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Memorable Manitobans: John Philip Crabb (1929-2019)

Businessman, art collector.

Born at Winnipeg on 2 May 1929, only child of Herbert Philip Crabb and Violet Doreen Simons (1899-1990), he attended Queenston School, Kelvin High School, Bishop’s College (Lennoxville, Quebec), Sedburgh College (Montebello, Quebec), and St. John’s College, graduating from the latter in 1947. He studied architecture at the University of Manitoba before switching to a career in business, working first at Oldfield, Kirby, and Gardiner (1952-1955) then at his own insurance agency beginning in 1956. He established several companies and was active in real estate, investments, and art and antique appraisal. He began his own art collection which included silver objects, paintings, woodcuts, engravings, and sculptures.

In the 1960s, he began collecting work by Walter J. Phillips which turned into the largest Philips collection in the world. He would often loan his collection to museums across Canada. In 1969, he donated a space on Assiniboine Avenue for the Winnipeg Sketch Club to use rent-free until 1977. In 1970, he helped with the Philips exhibition that travelled across Canada to commemorate the 300th anniversary of the Hudson’s Bay Company. The Loch Gallery was founded in 1972, and with his guidance, it quickly turned into one of the most important galleries in Winnipeg, with David Loch stating that Crabb taught him everything he knows about Canadian art. Crabb worked in 1992 to establish the Leo Mol Sculpture Garden, and in 1998 to create the Pavilion Gallery at Assiniboine Park which was to hold the collections of Clarence Tillenius and Ivan Eyre. He donated a large portion of his own collection to the Walter J. Philips Gallery, later named the John P. Crabb Gallery. He was an active supporter of the Winnipeg Sketch Club, Sister of Service Canada, and YWCA, and was a member of the Winnipeg Winter Club.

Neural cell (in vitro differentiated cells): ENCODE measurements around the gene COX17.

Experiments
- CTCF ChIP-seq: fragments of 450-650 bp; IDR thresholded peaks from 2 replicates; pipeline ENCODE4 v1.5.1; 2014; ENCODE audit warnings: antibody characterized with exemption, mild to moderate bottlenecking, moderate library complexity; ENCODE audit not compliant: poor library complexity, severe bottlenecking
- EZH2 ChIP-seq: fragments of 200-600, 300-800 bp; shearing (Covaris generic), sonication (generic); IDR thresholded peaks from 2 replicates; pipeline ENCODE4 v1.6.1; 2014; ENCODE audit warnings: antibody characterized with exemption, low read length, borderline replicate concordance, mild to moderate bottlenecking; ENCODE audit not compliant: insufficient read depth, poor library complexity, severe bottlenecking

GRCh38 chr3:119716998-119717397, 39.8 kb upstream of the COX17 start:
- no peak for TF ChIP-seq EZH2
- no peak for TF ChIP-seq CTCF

He died at Winnipeg on 25 February 2019.


The Winnipeg Sketch Club: A Look Back,” Winnipeg Art Gallery.

The Art of Salesmanship,” Loch Gallery.

Obituary, Winnipeg Free Press, 23 February 2019.

This page was prepared by Lindsay Inglis and Gordon Goldsborough.

Page revised: 3 March 2019

Memorable Manitobans

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